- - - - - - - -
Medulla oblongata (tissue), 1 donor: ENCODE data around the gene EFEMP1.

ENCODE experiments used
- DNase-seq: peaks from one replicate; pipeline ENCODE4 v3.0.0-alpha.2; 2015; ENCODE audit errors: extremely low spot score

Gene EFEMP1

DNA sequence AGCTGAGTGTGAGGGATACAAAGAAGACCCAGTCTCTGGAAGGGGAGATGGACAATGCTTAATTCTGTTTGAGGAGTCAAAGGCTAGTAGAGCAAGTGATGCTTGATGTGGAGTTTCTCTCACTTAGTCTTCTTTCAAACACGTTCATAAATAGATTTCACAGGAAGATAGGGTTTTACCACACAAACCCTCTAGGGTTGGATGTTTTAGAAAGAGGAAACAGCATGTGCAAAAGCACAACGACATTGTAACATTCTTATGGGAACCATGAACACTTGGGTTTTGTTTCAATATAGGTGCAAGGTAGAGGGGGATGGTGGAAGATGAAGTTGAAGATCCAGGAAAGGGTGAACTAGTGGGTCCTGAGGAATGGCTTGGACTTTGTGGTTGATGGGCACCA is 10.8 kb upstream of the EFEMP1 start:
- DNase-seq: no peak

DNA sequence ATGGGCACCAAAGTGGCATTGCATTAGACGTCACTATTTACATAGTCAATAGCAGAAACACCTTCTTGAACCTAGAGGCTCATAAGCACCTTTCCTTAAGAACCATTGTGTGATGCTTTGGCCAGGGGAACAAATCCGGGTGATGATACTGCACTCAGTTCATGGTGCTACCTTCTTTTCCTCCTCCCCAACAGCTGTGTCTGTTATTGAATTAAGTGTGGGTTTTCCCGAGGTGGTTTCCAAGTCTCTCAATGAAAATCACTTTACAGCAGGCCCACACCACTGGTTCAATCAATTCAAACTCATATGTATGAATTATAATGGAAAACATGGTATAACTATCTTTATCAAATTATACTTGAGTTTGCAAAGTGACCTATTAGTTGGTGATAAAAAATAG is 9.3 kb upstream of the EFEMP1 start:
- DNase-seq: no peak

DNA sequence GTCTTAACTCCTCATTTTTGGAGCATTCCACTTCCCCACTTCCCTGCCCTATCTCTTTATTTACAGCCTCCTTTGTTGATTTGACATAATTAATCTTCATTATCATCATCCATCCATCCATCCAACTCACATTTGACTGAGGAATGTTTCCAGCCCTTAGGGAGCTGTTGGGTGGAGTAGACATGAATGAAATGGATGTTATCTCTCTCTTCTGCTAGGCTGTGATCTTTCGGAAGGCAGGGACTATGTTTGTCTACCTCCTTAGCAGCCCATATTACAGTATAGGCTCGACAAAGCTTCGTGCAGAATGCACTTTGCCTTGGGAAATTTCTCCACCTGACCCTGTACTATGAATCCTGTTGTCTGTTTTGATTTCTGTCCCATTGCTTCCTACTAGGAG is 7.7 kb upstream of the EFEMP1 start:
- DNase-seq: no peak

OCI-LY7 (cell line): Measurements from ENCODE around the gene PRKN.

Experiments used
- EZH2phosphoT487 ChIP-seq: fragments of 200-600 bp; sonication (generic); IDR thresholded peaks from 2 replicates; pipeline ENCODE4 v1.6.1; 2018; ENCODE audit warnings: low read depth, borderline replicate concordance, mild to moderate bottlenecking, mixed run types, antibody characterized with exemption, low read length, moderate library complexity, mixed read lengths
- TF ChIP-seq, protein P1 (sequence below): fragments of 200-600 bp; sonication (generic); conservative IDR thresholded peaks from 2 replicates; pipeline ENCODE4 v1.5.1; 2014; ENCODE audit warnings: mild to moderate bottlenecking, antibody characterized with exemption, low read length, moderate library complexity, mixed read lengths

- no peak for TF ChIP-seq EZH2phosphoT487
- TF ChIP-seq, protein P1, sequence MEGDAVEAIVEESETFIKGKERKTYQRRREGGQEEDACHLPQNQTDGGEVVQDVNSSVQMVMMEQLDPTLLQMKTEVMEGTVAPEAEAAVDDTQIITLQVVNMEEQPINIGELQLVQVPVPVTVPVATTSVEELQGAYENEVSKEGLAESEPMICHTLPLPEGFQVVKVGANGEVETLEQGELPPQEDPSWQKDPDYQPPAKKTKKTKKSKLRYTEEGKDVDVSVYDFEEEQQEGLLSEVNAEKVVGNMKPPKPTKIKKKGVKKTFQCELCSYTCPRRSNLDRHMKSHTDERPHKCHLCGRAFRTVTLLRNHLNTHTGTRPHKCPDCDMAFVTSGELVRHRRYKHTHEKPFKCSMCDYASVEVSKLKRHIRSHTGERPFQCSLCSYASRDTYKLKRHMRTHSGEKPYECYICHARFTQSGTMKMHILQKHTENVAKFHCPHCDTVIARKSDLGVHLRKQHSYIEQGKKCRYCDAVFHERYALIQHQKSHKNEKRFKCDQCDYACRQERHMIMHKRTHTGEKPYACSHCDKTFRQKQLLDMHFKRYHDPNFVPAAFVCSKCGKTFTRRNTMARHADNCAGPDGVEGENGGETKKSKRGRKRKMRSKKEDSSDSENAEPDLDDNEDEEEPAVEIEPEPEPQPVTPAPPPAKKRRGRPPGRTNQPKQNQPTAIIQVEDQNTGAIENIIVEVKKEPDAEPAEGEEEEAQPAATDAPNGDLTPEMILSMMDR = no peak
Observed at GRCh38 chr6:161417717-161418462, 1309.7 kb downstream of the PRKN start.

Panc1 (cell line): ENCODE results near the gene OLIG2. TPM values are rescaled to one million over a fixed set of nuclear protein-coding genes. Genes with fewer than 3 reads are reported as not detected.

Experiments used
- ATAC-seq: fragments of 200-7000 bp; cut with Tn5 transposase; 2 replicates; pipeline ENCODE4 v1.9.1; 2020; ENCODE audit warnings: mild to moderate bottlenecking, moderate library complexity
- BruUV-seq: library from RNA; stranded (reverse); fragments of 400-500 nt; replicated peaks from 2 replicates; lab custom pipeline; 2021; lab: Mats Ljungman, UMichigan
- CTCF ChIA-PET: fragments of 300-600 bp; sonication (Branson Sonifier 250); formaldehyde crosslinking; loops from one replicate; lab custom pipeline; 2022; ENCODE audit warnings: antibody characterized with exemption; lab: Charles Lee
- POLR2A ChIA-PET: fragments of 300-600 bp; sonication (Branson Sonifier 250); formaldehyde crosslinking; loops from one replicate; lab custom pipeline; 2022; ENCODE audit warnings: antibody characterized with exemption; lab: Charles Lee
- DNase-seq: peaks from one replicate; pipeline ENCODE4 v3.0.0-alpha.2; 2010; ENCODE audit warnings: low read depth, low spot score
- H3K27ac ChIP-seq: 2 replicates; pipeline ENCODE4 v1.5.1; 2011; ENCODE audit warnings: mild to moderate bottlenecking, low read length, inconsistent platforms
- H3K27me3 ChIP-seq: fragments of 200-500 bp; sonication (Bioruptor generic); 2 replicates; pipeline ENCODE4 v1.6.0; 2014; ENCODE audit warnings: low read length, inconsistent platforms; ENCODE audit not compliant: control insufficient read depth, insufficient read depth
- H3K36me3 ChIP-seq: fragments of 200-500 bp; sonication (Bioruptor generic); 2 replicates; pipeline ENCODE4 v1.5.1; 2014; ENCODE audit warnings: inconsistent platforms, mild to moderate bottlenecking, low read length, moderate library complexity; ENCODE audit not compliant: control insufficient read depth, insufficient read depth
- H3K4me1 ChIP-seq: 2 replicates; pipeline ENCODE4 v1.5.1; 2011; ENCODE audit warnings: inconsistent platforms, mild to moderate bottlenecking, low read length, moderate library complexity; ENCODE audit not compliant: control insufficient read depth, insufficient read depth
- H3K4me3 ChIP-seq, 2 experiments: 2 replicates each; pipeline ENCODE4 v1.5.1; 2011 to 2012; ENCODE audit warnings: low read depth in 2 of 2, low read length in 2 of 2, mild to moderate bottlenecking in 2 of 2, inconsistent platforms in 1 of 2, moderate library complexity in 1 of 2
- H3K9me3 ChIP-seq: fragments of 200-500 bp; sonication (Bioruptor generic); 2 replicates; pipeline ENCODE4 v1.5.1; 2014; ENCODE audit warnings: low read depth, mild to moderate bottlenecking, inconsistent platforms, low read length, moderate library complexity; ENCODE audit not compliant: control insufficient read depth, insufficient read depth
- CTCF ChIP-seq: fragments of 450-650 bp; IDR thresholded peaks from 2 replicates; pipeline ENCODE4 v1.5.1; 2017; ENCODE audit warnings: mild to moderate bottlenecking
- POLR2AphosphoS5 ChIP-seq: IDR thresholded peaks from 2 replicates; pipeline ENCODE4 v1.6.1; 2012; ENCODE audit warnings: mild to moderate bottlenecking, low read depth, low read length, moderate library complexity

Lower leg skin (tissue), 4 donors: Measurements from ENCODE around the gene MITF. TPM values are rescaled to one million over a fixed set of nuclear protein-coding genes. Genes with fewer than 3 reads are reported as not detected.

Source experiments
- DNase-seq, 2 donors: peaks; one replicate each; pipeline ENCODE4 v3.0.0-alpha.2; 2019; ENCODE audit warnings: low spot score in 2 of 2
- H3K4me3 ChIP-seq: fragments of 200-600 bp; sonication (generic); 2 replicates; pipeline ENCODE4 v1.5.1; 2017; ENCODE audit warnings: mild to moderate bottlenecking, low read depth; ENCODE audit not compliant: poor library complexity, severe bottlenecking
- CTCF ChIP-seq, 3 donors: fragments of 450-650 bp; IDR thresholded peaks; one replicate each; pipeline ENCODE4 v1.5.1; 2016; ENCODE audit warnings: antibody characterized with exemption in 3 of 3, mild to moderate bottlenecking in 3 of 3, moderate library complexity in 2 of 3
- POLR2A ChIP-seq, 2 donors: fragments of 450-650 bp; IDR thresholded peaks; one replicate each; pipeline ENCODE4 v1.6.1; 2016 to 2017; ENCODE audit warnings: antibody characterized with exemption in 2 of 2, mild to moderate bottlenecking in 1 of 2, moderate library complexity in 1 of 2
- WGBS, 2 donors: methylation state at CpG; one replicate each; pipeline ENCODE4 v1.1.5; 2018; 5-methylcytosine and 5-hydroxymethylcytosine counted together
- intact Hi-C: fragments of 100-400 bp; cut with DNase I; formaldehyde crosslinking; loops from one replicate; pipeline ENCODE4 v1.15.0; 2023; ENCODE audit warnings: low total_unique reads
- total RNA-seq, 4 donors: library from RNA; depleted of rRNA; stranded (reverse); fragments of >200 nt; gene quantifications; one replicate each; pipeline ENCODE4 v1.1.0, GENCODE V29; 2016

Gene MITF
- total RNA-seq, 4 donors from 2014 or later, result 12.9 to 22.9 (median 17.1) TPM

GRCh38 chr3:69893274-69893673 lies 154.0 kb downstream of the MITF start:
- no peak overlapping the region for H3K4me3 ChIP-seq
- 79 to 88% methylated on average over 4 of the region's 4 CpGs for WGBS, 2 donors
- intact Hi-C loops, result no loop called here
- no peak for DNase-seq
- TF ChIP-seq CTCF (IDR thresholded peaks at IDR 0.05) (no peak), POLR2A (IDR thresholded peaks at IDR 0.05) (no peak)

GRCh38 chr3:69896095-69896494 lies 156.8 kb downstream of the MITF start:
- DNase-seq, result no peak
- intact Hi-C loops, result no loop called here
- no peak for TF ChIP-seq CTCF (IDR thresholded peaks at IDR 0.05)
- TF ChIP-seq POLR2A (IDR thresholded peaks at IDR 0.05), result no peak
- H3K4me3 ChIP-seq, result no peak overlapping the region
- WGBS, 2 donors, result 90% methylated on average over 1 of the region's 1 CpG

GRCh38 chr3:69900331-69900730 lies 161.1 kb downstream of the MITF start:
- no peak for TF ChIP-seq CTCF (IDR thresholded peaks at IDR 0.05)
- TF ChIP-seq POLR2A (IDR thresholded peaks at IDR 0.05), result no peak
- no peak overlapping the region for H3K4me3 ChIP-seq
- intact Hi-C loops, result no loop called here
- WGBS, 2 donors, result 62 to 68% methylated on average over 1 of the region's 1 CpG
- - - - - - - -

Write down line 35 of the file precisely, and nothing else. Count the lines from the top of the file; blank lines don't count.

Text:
- DNase-seq, 2 donors: peaks; one replicate each; pipeline ENCODE4 v3.0.0-alpha.2; 2019; ENCODE audit warnings: low spot score in 2 of 2